One of HREOC’s key proposals is for new legislation which provides protection from discrimination due to family responsibilities for both men and women.  This proposed law –dubbed the Family Responsibilities and Carers’ Rights Act – also aims to provide a framework which enables men and women with family or caring responsibilities to request the flexibility they need within their workplace to meet those caring needs.

While there are currently some legal protections in place under existing laws, the federal protection is still not comprehensive.  The Sex Discrimination Act only provides protection from dismissal on the ground of family responsibilities, and while many women use the indirect sex or pregnancy discrimination provisions in the Act, this is not an option open to men. 

Our paper does not put forward a draft Act in final form.  We believe that the process of developing this legislation must be done in consultation with key stakeholders – particularly employers – and the community. But our proposed Act contains a number of key features.

The Act should make discrimination on the basis of family and carer responsibilities unlawful in all areas of employment.

The new Act should also include a right for workers to request flexible work arrangements to meet family responsibilities, and to have the request reasonably considered by their employer. The right should encompass all forms of carer responsibilities and be available to all men and women workers.

While HREOC acknowledges that the right to request will impose some additional obligations on employers, it is important to emphasise the limited nature of the new employee entitlement. This law aims to ensure there are no obligations on an employer who is unable to meet the request due to genuine operational reasons beyond the duty to reasonably consider the request.

This ‘right to request’ system is one which currently operates in the UK.  It was introduced in 2003 for parents of children aged under 6 and children with a disability under 18, and extensions to the law will take effect next month for carers with a broader range of carer responsibilities. 

It is a system which has met with success in Britain with surveys of its operations showing that more than 80 per cent of requests have been agreed, either completely or partially and both employers and employees expressed high satisfaction with the scheme.  Employers report improved workplace relations, higher retention rates with consequential savings in recruitment and training costs, and lower absenteeism.

We believe that part of the merit in this kind of a system, is that it promotes cultural change that enables employers and employees to work out ways for employees to meet their caring responsibilities whilst at the same time still meeting their work responsibilities. At present employers are increasingly being confronted with requests for flexible or part time work, but there is no framework within which to assess if requests are reasonable ones that the employer is legally obliged to meet.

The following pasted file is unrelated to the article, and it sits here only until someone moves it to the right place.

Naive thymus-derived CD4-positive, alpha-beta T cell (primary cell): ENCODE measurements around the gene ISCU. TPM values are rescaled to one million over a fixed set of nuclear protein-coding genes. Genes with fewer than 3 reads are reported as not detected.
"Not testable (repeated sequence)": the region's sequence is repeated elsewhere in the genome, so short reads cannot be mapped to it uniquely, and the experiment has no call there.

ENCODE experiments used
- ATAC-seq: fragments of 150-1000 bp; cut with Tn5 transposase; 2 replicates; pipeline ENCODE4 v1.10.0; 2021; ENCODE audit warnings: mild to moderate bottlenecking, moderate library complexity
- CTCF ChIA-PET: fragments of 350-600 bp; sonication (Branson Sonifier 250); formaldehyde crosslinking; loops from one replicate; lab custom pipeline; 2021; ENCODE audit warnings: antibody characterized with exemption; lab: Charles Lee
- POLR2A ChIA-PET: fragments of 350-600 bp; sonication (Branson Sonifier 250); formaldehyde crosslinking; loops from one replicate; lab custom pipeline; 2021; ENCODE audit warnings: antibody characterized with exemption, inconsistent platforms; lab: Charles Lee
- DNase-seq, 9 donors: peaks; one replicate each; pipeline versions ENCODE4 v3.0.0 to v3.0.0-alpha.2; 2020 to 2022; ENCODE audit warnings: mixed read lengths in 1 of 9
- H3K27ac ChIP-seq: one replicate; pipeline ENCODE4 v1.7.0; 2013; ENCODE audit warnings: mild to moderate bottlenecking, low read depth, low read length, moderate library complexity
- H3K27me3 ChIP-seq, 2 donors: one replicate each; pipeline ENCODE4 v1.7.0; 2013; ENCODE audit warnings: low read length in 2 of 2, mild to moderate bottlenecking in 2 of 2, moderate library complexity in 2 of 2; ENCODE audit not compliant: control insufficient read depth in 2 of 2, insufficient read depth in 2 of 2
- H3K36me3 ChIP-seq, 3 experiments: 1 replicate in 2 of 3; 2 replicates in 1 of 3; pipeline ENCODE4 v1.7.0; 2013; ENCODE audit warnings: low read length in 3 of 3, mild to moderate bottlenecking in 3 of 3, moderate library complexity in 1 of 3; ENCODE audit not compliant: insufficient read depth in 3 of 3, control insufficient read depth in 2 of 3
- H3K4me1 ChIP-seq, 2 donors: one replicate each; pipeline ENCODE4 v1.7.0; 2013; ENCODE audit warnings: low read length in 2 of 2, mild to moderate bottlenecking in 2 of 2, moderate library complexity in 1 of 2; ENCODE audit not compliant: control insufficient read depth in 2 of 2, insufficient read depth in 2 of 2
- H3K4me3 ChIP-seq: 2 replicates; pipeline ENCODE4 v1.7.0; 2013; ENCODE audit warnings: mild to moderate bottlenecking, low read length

We would envisage our system working in a very similar way to the UK where employers and employees are provided with a great deal of assistance through plain English guidelines, downloadable resources like forms for employers and employees and online tools which can be used to help employers work out their responsibilities, and what can work best for their business. 

HREOC believes this law is a key part of helping working Australians to strike a better balance between paid work and family life.

But law reform alone is not enough. HREOC has proposed a whole suite of measures to make our communities, our tax and welfare systems, child care, aged care and disability services, as well as our workplaces, more family-friendly. 

As we spoke to Australian families the messages we received were loud and clear. Australian families crave time.

Lack of time is a daily struggle, but it also reoccurs at critical points throughout the lifecycle.  The ‘long hours’ work culture that dominates many Australian workplaces is a significant barrier to families finding an effective work/life balance. We had employees and employers acknowledge that working long hours doesn’t necessarily equate with extra productivity. Some admitted that working long hours actually reduces a person’s productivity.

HREOC has recommended that the Australian Government develop a national working hours framework which promotes flexibility and encourages workplaces to limit long hours working.

We like to think of Australia as the land of the long weekend, but the statistics just do not back up that ideal any more.  The average working hours of full time workers in Australia is over 44 hours per week, some of the highest in the OECD.  And it is mostly men, and often fathers, who work these long hours with employed partnered fathers of infants working an average of 46 hours per week.